Blog Post

Prebiotics and Probiotics: What You Need to Know

Good bacteria Probiotic

Did you know that we have 100 trillion bacteria living in our gut?!

While that may leave you feeling a little squeamish, don’t fear! These little guys are on our side, they play important roles in many metabolic, nutritional, physiological, and immunological processes which keep us healthy.

This includes acting as a barrier to prevent “bad” bacteria from invading and causing illness and producing nutrients that we can’t make ourselves (vitamin K, B12, folic acid, short-chain fatty acids).

There is continual evidence that suggests incorporating prebiotics and probiotics into our diet is beneficial for keeping a healthy balance of “good” gut bacteria. 

You have probably heard the terms ‘prebiotics’ and ‘probiotics’ thrown around. But what actually are they and what is the difference between the two?

What Is The Difference Between Prebiotics & Probiotics?


Probiotics are live microorganisms found in bacteria, yeast, or fungi.

Probiotics are live microorganisms (bacteria or yeast) found in certain foods, which when consumed in adequate amounts are beneficial to our bodies.

Common probiotics include the genera Lactobacillus and Bifidobacterium.

In addition to encouraging the growth of our own “good bacteria”, probiotics have been shown to increase our resistance to the common cold, decrease the risk of antibiotic-associated diarrhea, and may potentially prevent the development of allergies.

Evidence connecting conditions such as inflammatory bowel disease, irritable bowel syndrome (IBS), and obesity with an unbalanced “good” to “bad” bacteria ratio in the gut (dysbiosis), and how the use of probiotics may be of value, is still under exploration.

Not all foods which rely on the fermentation process of bacteria/yeast (such as bread) are considered probiotics. The “good” bacteria in these foods don’t always survive during food processing and exposure to oxygen, pH, and heat. They also have to combat our digestive enzymes and acidic stomach juices before reaching our intestines where they can grow and replenish the healthy bacteria already there.

  • Foods which may contain probiotics include:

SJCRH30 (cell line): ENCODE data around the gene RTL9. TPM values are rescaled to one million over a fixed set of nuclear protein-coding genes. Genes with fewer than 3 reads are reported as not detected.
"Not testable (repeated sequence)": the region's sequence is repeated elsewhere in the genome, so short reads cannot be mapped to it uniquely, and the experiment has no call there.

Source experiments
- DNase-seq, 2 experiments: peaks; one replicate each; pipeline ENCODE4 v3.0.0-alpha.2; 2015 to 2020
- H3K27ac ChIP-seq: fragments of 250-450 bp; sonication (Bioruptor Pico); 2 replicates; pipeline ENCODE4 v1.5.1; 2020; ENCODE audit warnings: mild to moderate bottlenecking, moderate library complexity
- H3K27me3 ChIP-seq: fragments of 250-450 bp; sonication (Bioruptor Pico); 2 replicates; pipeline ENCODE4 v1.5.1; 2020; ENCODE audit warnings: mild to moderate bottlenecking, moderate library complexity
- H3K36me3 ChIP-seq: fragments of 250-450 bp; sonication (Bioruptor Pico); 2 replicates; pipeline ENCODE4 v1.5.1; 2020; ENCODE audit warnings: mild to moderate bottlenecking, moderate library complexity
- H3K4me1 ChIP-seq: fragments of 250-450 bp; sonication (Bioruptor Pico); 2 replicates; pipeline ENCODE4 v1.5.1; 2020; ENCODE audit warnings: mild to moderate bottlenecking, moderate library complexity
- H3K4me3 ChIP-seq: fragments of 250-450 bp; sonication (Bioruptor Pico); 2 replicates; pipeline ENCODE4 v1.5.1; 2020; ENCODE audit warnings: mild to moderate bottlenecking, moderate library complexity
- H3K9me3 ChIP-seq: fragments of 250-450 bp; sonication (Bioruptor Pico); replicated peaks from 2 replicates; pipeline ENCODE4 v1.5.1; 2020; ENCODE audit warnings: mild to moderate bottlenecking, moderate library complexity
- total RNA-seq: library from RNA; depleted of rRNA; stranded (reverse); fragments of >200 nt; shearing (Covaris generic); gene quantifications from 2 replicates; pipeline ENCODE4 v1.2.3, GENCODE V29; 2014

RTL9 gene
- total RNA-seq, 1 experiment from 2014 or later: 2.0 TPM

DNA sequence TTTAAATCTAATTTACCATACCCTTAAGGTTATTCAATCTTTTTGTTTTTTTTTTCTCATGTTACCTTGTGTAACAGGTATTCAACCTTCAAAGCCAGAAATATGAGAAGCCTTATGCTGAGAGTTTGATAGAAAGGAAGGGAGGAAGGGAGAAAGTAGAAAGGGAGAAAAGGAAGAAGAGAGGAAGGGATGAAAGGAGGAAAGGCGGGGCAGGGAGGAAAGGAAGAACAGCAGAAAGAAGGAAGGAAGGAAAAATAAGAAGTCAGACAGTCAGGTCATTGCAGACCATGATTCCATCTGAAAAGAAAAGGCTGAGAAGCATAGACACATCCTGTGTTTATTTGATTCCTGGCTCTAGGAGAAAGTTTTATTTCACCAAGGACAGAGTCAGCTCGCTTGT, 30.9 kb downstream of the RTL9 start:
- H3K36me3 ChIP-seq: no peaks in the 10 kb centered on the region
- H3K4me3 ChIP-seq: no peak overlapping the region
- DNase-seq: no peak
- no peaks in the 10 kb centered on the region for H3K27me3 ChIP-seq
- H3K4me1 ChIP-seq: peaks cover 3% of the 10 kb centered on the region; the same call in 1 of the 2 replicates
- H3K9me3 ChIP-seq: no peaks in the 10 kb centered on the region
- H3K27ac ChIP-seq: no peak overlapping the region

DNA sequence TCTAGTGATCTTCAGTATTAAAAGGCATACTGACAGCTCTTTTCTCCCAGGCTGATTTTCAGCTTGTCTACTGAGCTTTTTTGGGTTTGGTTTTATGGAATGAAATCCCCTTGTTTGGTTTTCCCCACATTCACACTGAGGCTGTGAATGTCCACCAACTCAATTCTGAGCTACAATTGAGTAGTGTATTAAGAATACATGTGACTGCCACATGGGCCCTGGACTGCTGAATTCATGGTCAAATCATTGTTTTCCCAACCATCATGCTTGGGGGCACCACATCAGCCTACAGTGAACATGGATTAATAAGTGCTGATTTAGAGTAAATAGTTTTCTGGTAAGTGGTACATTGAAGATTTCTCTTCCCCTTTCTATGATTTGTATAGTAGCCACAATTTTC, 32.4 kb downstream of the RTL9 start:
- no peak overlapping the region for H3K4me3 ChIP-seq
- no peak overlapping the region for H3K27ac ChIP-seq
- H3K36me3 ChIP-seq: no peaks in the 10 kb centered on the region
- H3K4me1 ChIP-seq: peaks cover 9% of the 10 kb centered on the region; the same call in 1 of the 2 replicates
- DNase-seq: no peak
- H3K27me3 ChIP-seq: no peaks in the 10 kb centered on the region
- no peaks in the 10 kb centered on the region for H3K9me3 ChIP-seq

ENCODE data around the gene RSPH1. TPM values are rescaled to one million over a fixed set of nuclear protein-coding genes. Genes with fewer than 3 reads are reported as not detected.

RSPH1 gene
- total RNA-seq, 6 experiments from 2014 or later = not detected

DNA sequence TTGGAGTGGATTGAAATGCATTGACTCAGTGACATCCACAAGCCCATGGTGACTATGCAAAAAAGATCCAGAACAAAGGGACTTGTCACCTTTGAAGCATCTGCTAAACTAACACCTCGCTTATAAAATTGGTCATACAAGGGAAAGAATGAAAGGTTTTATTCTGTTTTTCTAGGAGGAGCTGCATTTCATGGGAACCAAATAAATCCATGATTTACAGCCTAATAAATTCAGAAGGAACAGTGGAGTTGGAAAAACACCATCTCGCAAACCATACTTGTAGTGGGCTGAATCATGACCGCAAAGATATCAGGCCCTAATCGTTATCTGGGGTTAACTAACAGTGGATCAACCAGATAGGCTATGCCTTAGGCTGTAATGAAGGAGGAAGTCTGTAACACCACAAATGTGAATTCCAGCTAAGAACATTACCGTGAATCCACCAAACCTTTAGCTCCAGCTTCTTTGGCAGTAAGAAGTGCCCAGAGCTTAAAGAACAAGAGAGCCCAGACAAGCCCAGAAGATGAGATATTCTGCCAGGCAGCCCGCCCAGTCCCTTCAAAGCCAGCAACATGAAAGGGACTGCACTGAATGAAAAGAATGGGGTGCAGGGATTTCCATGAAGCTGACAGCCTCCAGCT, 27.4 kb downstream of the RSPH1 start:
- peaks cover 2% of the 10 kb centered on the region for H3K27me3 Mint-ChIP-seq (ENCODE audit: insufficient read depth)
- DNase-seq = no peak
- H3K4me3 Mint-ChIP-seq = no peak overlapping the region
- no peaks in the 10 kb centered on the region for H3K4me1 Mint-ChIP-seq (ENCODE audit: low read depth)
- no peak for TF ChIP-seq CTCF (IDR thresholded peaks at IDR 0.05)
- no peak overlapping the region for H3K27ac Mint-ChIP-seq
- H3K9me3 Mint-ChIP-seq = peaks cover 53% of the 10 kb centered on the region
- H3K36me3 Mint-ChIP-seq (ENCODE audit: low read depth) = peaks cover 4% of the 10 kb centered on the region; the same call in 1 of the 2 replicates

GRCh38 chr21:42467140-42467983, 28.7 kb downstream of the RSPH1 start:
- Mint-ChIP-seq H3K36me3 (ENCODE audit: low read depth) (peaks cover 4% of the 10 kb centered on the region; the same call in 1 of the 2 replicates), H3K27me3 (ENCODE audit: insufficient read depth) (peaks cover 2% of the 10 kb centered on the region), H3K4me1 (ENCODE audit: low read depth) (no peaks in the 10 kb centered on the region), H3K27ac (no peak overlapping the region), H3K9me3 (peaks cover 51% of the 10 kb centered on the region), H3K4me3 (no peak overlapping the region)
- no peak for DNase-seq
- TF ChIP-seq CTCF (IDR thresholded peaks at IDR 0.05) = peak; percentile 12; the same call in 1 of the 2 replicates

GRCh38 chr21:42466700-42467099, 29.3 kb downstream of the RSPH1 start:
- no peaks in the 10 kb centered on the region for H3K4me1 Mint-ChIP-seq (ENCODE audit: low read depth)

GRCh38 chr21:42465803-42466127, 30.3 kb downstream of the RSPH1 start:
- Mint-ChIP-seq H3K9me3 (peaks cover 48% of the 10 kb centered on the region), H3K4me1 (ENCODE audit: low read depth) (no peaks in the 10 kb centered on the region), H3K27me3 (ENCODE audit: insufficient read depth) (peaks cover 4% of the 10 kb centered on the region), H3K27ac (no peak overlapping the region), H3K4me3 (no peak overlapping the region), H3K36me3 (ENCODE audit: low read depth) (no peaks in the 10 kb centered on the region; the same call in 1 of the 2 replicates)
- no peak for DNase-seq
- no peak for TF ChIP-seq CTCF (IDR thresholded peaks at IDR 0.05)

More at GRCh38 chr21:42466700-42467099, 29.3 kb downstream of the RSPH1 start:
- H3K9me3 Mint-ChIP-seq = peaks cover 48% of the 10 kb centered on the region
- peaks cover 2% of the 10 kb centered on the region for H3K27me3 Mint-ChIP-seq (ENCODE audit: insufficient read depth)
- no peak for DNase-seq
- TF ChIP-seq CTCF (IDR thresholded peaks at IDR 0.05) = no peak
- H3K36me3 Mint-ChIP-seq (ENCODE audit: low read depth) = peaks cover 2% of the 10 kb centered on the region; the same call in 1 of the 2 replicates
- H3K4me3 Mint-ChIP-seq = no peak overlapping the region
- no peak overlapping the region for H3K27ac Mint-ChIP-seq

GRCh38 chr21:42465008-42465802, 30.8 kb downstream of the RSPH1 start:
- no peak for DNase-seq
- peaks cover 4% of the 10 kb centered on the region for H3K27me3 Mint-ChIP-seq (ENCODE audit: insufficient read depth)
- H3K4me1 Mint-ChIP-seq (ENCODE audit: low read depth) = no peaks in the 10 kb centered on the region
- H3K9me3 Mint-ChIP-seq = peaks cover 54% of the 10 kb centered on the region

• Fermented milk products (kefir, buttermilk, Yakult)
  • Fermented vegetables (sauerkraut, pickles, kimchi)
  • Tempeh
  • Miso seasoning

Foods that contain added probiotics should state so on the product packaging – including the name of the strain of bacteria, the viable quantity, and whether the product has been clinically tested.


A prebiotic is a type of fibre found in certain foods, which promotes the growth and activity of good bacteria in the gut.

When consumed, prebiotics pass undigested through the stomach and small intestines until they reach the large intestine where they become “food” for the “good” bacteria living there.

Additional benefits of this fibre are only just emerging. Prebiotics may be associated with increased mineral absorption and improved blood glucose levels.

A wide range of foods are naturally high in prebiotics:

  • Vegetables – green peas, snow peas, corn, garlic, onion, leeks, spring onion, asparagus, beetroot
  • Fruits – banana, watermelon, nectarines, white peaches, pomegranate, dried fruit
  • Legumes – chickpeas, baked beans, red kidney beans, lentils
  • Cereals – couscous, gnocchi, pasta, rye bread/crackers, barley, oats, wheat, soybeans
  • Nuts – cashews, pistachio nuts

Keeping your digestive system happy is a foundation for good health. Try to include a variety of probiotic and prebiotic foods during the week as part of a balanced diet. Your gut will thank you!

**Please note that if you have been diagnosed with IBS and are currently following a low FODMAP diet, prebiotic foods include fructooligosaccharides (fructans, FOS) and galactooligosaccharides (GOS) which are not recommended until the re-introduction phase.

A simple way of thinking of it is:

  • Probiotics are the beneficial bacteria.
  • Prebiotics are the food for that beneficial bacteria.

How Do They Affect Our Health?

Gut health is becoming more and more pivotal in the world of nutrition. Everybody is talking about the gut microbiota, which is the collection of microorganisms in an environment. And these microorganisms include bacteria, virus, and fungi.

Foods containing probiotic cultures

There are numerous benefits of probiotics and prebiotics when effectively incorporated into the diet.